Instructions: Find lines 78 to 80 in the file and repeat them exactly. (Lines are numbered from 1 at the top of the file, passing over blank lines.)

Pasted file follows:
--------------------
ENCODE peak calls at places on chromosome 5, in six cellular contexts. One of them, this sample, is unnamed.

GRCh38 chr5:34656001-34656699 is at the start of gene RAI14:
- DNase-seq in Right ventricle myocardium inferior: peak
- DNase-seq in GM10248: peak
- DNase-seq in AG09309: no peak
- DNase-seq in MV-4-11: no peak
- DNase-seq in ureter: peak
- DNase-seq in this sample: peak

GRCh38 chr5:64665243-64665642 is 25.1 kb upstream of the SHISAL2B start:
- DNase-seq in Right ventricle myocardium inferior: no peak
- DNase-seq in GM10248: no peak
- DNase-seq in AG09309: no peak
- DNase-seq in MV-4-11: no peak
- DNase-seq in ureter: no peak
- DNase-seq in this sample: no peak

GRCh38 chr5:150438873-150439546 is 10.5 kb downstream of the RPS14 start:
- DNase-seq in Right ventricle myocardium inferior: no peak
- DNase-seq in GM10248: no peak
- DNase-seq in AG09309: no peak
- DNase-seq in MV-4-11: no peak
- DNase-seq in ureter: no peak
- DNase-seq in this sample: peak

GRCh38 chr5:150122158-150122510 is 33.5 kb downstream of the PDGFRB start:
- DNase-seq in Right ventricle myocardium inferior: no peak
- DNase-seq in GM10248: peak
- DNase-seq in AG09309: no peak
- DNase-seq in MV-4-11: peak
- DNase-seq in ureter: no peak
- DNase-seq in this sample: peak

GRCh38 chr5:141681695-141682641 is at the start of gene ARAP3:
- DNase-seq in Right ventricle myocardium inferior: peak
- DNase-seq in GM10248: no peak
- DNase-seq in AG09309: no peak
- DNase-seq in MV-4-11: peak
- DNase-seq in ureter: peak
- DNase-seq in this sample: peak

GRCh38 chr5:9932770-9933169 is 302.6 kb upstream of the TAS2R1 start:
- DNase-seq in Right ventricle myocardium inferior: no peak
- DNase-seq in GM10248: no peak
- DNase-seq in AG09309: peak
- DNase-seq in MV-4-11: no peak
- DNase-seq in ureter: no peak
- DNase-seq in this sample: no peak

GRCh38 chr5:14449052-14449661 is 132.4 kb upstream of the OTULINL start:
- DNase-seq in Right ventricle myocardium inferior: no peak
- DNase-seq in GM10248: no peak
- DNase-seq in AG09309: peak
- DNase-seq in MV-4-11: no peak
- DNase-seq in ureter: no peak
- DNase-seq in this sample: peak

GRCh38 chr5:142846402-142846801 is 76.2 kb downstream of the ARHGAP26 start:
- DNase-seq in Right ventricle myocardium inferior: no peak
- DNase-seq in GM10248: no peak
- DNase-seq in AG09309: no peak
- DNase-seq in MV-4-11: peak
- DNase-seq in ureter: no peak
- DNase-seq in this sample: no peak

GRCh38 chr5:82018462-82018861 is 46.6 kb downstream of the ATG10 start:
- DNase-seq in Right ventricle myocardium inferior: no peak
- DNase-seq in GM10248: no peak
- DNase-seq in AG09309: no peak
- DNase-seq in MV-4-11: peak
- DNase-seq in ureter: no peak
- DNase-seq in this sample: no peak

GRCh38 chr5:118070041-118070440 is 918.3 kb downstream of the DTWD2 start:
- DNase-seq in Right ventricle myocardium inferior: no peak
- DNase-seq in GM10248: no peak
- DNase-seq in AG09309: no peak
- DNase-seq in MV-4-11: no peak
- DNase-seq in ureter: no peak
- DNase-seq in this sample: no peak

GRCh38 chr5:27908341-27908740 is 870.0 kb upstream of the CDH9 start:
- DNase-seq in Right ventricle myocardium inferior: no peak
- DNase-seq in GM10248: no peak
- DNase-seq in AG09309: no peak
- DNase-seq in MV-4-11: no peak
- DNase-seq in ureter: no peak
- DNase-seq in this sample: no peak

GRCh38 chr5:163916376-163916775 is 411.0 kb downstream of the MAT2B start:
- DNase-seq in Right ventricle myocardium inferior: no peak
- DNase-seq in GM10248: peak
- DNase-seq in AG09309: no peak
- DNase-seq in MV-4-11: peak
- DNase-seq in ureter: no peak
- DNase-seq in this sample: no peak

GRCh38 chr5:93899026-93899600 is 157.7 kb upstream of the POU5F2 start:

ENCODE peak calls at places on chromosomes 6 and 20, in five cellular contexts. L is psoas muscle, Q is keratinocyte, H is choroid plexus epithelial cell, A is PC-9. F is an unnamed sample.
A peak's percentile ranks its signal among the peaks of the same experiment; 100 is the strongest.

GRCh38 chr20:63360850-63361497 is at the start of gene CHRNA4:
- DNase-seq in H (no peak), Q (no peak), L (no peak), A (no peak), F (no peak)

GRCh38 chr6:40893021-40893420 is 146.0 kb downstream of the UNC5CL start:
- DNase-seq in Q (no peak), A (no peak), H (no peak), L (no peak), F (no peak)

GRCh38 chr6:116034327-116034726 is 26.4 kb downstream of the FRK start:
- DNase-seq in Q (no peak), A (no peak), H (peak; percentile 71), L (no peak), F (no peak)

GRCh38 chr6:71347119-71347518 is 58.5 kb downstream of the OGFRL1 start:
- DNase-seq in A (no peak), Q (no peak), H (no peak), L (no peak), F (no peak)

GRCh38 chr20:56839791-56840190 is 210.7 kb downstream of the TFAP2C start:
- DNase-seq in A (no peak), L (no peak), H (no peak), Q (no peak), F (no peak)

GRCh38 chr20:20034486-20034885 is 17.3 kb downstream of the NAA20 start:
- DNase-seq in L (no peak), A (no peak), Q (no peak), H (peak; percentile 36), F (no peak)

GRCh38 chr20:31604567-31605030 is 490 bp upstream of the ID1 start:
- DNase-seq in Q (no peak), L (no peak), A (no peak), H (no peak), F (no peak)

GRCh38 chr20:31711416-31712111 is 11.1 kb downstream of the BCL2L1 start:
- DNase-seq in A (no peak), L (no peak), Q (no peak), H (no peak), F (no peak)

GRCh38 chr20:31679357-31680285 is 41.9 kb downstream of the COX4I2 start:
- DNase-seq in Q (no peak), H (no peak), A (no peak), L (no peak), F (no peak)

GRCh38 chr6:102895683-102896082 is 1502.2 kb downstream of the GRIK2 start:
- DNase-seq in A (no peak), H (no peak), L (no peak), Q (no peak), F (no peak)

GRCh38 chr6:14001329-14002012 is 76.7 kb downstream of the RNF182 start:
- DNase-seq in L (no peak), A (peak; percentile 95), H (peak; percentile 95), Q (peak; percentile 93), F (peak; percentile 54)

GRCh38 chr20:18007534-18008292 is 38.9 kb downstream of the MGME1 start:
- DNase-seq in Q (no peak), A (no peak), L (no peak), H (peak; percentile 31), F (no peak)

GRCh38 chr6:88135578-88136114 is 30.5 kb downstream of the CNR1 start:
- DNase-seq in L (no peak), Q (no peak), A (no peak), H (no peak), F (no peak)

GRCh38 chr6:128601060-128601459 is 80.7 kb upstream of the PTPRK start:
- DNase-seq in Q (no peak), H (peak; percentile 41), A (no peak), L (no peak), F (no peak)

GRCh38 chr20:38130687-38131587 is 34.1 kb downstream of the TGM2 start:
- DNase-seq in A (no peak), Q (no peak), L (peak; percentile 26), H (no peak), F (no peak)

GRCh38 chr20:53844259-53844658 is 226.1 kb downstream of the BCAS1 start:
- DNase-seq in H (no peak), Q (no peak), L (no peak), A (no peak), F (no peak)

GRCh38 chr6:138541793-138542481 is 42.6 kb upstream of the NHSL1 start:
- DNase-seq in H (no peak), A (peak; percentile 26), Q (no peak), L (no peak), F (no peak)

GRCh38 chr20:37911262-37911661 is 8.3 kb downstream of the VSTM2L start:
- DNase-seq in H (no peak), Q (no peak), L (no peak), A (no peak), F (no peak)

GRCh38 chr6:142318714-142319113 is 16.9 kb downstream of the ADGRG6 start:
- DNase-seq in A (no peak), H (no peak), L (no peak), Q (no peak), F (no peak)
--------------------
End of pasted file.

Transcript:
- DNase-seq in this sample: no peak

GRCh38 chr5:163916376-163916775 is 411.0 kb downstream of the MAT2B start:
- DNase-seq in Right ventricle myocardium inferior: no peak